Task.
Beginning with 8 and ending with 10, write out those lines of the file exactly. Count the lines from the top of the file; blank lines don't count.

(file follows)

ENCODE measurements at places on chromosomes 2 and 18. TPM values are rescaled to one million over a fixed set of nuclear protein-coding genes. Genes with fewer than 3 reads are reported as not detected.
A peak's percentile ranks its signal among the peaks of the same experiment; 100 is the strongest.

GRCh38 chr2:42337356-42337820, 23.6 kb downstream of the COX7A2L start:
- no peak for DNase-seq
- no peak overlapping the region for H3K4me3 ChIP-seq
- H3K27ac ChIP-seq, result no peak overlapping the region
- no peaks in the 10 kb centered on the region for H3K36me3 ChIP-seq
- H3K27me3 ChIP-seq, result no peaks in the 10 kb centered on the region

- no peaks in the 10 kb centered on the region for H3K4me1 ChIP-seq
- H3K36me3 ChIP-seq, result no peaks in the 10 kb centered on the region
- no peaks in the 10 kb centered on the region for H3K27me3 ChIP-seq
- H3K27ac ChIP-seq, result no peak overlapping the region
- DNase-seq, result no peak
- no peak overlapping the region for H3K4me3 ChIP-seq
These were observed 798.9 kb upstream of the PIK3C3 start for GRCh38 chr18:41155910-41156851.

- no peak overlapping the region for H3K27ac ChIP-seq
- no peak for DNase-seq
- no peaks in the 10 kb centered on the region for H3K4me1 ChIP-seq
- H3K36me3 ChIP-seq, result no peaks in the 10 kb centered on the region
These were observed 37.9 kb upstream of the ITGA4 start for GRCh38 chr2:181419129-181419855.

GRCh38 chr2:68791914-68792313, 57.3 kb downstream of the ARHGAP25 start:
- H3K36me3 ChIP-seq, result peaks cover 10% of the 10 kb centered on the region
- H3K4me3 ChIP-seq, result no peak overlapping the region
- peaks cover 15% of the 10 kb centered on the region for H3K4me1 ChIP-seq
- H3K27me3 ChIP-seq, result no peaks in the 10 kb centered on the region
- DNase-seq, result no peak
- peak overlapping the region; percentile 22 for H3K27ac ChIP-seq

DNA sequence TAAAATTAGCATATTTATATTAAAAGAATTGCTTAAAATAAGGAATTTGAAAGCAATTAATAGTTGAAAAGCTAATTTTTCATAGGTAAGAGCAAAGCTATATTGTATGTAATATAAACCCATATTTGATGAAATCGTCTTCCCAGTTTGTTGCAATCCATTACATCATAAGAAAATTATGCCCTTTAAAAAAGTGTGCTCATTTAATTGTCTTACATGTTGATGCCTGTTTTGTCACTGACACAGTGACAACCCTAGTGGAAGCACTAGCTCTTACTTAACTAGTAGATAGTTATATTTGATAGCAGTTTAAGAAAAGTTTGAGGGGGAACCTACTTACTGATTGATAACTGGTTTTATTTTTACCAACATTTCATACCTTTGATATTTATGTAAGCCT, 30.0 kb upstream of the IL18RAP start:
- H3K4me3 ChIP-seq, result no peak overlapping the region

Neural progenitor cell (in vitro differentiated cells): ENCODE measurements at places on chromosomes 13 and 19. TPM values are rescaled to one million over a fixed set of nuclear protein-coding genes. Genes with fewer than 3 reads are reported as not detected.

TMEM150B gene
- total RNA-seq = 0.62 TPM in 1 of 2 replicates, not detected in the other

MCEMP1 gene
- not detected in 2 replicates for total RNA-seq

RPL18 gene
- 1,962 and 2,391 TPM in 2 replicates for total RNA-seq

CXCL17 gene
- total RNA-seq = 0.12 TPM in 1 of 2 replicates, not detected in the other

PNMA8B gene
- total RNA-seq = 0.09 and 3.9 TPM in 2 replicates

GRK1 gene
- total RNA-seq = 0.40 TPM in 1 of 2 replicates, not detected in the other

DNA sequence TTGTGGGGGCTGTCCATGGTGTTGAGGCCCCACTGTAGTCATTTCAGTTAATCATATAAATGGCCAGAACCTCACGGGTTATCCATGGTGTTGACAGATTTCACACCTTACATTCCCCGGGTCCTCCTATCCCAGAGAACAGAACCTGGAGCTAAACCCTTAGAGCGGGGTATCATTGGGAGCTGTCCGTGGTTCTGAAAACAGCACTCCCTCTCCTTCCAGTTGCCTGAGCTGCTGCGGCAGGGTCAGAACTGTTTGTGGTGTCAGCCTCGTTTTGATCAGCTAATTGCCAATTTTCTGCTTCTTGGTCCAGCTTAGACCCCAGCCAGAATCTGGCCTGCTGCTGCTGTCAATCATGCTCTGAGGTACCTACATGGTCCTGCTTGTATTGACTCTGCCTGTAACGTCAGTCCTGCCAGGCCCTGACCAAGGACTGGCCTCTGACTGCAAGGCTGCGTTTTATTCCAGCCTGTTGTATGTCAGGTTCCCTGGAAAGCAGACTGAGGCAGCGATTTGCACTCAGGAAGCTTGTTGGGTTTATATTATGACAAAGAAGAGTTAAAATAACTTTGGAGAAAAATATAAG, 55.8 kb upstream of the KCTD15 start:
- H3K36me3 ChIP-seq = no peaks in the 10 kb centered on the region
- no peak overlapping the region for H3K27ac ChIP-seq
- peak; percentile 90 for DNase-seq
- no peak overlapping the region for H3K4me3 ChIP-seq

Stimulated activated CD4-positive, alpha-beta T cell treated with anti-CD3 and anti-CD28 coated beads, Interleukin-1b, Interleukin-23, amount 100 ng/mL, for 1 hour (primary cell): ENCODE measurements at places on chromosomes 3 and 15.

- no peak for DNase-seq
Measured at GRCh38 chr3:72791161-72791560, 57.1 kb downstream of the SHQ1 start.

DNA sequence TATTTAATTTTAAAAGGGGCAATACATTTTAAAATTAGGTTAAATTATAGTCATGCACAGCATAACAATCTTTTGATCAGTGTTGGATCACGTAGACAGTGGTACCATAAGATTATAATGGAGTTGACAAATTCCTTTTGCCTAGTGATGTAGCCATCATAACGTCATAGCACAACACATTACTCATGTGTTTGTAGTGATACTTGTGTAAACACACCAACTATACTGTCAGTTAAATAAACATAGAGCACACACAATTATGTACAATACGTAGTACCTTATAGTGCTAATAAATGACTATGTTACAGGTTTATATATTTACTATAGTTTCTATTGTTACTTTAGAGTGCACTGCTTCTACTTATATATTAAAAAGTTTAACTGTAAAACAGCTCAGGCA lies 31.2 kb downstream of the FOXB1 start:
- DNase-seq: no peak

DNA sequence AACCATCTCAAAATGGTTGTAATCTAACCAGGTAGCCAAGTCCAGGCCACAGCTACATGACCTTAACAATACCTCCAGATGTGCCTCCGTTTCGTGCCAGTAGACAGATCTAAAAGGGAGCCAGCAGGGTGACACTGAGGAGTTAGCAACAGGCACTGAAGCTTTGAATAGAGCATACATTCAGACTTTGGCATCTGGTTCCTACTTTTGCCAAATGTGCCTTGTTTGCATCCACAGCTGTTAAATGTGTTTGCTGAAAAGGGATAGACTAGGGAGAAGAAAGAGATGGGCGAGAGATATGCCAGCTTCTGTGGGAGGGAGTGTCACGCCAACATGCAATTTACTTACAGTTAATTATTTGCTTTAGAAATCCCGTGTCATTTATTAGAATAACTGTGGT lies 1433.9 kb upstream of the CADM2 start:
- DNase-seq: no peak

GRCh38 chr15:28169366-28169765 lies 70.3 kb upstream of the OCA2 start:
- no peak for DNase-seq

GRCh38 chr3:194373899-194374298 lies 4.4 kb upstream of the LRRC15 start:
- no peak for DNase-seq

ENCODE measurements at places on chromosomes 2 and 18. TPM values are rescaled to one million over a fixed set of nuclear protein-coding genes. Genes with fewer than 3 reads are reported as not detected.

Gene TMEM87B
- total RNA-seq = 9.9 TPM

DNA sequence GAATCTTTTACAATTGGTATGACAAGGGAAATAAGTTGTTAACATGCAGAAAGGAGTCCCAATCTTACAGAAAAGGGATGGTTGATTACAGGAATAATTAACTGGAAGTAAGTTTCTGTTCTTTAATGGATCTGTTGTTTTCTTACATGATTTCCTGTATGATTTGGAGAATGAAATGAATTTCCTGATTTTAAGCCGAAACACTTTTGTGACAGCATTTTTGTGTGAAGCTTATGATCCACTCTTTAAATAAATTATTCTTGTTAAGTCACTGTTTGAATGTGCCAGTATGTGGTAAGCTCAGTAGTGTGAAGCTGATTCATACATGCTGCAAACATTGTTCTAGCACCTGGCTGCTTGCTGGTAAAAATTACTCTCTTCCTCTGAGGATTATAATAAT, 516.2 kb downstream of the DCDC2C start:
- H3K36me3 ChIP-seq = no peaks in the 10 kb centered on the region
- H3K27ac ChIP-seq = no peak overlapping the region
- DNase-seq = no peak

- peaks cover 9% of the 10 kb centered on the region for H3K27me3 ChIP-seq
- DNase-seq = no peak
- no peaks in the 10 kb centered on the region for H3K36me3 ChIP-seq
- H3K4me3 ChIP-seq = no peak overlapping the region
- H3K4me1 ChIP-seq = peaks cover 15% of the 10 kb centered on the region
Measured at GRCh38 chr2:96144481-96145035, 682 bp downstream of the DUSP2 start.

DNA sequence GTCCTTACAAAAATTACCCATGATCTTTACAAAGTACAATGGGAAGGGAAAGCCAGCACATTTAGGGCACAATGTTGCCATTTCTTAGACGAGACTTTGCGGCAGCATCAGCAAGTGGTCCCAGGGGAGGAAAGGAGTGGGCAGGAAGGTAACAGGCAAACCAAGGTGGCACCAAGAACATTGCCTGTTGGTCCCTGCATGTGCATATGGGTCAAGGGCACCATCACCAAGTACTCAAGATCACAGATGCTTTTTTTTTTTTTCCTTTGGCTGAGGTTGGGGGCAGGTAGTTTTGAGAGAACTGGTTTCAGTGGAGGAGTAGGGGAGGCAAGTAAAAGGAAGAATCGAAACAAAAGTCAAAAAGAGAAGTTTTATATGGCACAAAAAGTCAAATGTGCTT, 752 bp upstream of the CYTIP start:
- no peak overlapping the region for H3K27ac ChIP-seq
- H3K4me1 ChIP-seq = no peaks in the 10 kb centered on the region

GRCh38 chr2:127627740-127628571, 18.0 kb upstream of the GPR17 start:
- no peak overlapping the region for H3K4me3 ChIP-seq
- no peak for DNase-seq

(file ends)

- H3K27me3 ChIP-seq, result no peaks in the 10 kb centered on the region

- no peaks in the 10 kb centered on the region for H3K4me1 ChIP-seq
- H3K36me3 ChIP-seq, result no peaks in the 10 kb centered on the region